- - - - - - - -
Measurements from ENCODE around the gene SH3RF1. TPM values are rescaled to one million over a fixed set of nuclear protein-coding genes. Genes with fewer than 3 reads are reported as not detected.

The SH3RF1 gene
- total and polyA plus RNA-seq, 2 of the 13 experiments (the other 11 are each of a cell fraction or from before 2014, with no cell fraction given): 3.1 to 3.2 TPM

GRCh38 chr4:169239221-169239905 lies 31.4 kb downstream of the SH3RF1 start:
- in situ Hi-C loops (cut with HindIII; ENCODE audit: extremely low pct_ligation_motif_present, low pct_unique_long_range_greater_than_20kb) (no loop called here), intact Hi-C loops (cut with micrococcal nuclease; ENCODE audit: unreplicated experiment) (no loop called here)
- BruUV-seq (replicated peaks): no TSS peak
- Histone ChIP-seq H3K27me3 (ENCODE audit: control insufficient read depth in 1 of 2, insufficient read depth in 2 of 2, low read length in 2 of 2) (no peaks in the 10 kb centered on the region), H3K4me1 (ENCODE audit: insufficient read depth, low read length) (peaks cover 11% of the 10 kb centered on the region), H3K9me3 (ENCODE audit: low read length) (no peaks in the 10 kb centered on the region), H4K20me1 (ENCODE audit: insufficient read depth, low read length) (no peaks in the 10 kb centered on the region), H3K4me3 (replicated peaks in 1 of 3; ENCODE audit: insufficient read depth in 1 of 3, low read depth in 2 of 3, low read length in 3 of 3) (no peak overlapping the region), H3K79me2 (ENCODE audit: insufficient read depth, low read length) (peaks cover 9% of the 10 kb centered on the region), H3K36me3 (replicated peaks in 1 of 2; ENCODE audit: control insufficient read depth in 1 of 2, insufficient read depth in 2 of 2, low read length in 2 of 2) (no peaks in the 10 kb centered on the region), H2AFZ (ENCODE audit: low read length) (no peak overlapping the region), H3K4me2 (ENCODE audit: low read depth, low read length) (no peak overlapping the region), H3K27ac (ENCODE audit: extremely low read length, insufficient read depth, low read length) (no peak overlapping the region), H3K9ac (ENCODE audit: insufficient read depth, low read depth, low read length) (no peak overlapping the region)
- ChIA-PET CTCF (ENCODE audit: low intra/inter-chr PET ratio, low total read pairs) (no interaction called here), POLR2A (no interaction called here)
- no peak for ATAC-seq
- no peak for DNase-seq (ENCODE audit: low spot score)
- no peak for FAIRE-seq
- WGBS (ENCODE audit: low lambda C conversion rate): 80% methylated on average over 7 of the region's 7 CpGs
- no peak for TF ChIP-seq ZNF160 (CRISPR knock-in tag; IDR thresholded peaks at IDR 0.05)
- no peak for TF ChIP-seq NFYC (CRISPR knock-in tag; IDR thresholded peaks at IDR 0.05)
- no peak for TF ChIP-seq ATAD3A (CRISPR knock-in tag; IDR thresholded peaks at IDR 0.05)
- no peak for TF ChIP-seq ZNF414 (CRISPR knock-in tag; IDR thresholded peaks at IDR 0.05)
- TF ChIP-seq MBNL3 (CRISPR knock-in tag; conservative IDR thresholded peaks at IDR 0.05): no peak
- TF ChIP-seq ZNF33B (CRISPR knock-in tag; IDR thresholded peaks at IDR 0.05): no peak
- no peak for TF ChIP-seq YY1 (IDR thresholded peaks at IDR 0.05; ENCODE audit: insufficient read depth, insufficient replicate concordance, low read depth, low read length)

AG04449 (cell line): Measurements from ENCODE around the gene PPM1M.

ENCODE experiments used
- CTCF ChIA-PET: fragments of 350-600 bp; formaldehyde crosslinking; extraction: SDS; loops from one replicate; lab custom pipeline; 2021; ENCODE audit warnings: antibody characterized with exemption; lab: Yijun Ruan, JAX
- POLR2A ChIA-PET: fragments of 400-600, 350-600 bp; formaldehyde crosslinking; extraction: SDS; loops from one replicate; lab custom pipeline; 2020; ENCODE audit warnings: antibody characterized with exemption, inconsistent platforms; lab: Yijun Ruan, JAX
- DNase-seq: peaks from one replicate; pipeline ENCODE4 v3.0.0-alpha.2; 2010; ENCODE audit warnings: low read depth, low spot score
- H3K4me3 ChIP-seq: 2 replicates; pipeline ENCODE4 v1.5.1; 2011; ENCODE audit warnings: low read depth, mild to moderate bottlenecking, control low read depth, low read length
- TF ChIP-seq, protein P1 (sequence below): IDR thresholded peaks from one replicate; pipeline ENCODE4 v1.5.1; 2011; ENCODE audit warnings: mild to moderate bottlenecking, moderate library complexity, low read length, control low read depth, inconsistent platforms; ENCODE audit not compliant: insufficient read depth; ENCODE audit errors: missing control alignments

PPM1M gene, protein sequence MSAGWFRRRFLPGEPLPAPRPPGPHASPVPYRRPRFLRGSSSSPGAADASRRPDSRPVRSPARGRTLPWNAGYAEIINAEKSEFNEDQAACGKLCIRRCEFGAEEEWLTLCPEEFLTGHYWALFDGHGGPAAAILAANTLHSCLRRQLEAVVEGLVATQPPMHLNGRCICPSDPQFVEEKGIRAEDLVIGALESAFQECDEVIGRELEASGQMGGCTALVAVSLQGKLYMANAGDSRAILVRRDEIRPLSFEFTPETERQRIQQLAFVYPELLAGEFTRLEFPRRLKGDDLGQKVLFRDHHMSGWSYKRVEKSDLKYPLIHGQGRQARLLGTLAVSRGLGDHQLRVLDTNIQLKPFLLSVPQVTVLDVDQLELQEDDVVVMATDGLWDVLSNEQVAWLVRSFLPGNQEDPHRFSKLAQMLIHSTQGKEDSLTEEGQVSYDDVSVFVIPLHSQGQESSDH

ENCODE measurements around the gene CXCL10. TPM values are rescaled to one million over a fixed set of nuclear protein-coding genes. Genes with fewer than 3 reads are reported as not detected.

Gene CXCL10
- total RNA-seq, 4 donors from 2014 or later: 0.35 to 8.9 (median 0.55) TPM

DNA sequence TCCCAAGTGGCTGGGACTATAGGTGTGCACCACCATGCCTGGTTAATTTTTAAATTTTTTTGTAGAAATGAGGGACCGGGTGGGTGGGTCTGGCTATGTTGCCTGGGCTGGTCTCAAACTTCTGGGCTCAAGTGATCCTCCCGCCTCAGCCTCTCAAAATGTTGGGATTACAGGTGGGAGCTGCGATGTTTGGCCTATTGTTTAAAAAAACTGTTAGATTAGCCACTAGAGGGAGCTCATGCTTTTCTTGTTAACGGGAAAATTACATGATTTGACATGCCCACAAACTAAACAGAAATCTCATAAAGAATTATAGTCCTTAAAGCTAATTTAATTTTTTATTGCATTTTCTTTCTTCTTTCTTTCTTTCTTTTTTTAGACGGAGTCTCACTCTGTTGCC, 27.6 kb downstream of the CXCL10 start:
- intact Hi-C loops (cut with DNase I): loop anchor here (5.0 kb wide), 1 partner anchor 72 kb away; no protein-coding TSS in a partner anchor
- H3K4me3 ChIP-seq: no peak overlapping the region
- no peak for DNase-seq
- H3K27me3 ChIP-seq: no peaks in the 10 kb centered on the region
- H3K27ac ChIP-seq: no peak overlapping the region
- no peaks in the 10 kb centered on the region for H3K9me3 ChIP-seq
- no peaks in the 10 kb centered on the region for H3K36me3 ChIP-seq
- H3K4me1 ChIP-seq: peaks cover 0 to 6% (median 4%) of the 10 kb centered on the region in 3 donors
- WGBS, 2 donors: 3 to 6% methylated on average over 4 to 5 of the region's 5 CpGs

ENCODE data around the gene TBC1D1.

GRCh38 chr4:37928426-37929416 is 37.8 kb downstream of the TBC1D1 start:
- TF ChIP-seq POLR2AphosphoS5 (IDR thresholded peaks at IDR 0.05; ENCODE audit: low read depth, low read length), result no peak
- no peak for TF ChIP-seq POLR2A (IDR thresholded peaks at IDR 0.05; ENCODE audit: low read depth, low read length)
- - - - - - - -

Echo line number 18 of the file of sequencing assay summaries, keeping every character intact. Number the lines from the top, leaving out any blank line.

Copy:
- TF ChIP-seq ZNF33B (CRISPR knock-in tag; IDR thresholded peaks at IDR 0.05): no peak